MASSENA — A decision by Alcoa to terminate life insurance policies for its retirees has resulted in a class action lawsuit against the company.
The United Steelworkers announced Thursday that they had filed a lawsuit in the Southern District of Indiana to protest Alcoa’s decision to terminate life insurance benefits for approximately 8,900 union-represented retirees.
Alcoa had announced in a Dec. 4 news release that the company was taking actions to “reduce liabilities and volatility risk from pensions and other postemployment benefits (OPEB).”
The move, they said, was “in alignment with Alcoa’s strategic priorities, including making balance sheet improvements, and will reduce the company’s pension.”
According to the news release, life insurance coverage for certain retirees will end effective Dec. 31, with the company providing a one-time, discretionary cash payment of about $15 million to affected retirees. Company officials said about 8,900 retirees would receive their portion of the discretionary payment this month, as well as information about coverage conversion options.
Local Alcoa retirees met Friday afternoon at the United Steelworkers hall to receive more information, ask questions and share their thoughts about Alcoa’s announcement.
The meeting was held a day after the United Steelworkers said they had filed the class action lawsuit in the Southern District of Indiana. Three Alcoa retirees joined as proposed class representatives, and the Wenatchee Aluminum Trades Council, a coalition of unions representing workers at a Washington state Alcoa facility is also a plaintiff.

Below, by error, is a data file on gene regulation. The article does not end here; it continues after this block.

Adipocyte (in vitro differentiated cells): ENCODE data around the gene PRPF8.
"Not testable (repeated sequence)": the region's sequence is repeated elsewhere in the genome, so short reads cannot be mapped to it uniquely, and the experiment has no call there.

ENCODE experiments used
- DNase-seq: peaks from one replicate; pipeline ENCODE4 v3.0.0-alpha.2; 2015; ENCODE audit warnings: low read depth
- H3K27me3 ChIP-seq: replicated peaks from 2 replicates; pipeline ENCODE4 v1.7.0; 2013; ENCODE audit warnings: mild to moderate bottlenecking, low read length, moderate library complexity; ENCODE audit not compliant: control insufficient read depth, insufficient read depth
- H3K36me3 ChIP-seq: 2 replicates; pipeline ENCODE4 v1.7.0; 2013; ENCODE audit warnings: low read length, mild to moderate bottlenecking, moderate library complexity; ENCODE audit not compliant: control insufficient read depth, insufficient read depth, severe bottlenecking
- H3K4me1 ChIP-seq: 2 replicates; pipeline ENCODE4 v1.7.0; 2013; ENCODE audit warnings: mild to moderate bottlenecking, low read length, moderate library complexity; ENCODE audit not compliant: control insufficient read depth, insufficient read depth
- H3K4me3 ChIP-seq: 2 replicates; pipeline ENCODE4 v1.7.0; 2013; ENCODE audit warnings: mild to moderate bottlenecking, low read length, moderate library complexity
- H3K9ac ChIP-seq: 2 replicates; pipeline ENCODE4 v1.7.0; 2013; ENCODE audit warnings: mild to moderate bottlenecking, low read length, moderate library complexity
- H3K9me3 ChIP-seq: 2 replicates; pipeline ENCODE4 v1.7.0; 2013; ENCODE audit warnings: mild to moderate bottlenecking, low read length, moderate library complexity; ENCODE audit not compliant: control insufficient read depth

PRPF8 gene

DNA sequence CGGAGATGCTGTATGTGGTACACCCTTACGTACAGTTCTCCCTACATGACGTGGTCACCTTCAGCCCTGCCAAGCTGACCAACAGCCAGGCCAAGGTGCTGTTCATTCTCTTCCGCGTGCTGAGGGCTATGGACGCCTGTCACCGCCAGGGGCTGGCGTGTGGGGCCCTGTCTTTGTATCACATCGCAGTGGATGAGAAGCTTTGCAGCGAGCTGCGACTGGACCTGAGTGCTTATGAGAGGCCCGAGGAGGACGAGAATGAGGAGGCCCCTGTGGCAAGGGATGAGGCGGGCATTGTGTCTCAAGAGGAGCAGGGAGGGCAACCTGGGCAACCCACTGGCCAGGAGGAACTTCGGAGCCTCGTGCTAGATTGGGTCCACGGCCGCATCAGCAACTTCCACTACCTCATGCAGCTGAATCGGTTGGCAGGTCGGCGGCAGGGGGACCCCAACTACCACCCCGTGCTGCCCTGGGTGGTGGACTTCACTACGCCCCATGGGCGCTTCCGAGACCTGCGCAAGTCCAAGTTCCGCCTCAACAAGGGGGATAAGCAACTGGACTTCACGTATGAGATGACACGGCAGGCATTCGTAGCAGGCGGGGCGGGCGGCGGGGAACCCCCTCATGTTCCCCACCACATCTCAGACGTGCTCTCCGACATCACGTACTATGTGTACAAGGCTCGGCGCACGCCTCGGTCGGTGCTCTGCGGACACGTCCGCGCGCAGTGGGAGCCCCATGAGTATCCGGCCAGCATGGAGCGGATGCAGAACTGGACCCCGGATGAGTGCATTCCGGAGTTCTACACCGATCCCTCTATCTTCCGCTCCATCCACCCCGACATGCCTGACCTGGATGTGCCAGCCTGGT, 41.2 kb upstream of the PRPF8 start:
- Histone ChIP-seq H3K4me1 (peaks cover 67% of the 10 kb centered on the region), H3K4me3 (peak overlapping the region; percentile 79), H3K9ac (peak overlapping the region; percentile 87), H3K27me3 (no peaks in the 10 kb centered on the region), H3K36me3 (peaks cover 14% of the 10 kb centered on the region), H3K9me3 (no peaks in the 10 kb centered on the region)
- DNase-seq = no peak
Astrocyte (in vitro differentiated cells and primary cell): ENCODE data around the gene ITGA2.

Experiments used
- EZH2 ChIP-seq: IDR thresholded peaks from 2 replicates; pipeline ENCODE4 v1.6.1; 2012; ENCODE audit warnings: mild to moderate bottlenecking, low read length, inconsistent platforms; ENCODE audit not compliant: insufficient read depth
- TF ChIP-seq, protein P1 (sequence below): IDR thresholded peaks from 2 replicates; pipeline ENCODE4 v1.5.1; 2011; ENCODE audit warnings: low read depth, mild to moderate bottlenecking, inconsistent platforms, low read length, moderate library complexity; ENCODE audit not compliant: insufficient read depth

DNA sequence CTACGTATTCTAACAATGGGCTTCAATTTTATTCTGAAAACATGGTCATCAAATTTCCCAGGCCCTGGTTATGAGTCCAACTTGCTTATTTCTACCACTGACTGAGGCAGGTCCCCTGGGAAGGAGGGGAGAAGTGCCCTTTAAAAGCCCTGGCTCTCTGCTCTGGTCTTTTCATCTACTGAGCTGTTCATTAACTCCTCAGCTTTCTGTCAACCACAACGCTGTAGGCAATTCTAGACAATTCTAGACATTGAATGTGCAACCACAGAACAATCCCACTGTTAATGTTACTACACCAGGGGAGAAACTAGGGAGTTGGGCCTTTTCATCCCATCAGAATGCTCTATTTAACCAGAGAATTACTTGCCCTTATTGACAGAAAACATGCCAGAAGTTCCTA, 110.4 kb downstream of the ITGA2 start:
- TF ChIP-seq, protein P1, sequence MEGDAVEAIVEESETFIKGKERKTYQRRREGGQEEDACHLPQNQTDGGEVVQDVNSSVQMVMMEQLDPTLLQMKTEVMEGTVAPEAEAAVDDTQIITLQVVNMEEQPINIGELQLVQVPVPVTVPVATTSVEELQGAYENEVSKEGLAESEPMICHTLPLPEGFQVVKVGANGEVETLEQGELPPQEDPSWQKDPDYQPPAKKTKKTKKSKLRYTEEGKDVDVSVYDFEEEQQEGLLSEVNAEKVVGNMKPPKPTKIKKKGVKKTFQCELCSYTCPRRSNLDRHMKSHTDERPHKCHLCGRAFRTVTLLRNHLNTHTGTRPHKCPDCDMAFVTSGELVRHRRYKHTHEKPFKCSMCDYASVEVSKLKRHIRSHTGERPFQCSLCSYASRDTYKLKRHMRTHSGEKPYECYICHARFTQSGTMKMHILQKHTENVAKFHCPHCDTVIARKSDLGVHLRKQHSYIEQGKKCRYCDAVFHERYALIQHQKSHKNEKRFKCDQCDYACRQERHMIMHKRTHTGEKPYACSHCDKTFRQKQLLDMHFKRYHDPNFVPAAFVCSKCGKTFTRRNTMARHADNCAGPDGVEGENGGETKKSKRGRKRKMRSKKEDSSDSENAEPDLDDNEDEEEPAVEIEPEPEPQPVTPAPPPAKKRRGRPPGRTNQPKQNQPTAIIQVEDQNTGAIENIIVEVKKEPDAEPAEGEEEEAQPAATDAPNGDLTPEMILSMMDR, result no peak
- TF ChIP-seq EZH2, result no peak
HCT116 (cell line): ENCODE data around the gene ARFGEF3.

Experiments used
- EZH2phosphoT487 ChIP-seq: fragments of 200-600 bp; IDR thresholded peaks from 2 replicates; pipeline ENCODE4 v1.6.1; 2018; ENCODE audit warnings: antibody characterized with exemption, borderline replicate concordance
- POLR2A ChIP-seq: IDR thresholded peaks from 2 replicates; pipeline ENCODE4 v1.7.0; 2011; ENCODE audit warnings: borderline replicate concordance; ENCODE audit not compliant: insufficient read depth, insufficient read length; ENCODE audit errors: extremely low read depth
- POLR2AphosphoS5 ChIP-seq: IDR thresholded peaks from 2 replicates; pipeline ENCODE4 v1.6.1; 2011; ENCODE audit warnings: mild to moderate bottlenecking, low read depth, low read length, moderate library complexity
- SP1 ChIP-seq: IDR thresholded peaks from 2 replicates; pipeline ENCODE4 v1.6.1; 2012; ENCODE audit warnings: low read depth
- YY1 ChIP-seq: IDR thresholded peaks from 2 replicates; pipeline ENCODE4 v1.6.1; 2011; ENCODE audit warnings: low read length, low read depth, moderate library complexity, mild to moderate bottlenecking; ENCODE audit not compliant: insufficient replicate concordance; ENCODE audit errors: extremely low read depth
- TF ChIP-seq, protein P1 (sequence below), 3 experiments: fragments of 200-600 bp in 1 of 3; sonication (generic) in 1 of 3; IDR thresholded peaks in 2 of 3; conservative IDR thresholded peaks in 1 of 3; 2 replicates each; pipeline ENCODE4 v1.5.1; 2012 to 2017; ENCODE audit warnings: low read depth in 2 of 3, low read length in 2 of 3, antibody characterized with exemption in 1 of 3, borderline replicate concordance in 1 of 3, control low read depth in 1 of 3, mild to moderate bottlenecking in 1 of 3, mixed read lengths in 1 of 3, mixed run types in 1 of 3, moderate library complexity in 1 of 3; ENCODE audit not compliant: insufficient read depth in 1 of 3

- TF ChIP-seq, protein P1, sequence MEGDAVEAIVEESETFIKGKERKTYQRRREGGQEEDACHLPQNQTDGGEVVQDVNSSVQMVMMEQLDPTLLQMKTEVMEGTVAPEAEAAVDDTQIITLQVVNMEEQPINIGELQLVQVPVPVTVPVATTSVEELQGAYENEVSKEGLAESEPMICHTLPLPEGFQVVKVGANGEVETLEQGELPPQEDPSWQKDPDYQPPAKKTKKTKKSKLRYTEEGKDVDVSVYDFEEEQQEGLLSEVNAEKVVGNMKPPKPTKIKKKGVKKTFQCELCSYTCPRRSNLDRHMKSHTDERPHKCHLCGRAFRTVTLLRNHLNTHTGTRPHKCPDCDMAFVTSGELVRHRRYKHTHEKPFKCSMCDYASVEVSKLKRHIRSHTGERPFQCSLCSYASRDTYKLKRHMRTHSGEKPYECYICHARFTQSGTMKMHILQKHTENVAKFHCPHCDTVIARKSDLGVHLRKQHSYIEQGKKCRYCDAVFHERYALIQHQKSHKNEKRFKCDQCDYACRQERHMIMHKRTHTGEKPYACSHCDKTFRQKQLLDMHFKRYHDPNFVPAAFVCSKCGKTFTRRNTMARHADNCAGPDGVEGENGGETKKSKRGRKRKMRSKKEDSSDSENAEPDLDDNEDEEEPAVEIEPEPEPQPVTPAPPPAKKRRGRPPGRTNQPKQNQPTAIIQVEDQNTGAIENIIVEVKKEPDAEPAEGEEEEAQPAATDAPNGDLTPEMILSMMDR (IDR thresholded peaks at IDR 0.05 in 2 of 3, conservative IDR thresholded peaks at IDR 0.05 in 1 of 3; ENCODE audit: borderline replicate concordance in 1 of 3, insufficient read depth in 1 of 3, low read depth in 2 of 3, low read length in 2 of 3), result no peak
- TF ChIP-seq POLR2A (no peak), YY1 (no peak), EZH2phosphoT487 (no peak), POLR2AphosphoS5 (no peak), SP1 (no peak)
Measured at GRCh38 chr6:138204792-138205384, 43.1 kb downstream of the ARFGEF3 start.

United Steelworkers officials said in a news release that the letter received by retirees included a check “equal to a fraction of the face value of their life insurance coverage and a federal 1099 tax form, since the payment would be taxable.”
“We negotiated these retiree life insurance benefits with the company, and they are a critical part of our collective bargaining agreements with Alcoa,” United Steelworkers International President Tom Conway said in a statement. “The company agreed to provide these benefits. Abruptly cutting off this coverage is not only immoral, it’s unlawful.”
“Families rely on the contractual death benefit to assist with funeral and other expenses,” Mike Millsap, director of United Steelworkers District 7 and chair of the United Steelworkers’s Alcoa bargaining committee, said in a statement. “It is deeply disturbing that Alcoa would show so little respect for its retirees, many of whom devoted decades of work helping the company grow and thrive.”
Union officials said they’re also studying other announcements that the company made regarding the health care benefits for certain retirees effective in 2021.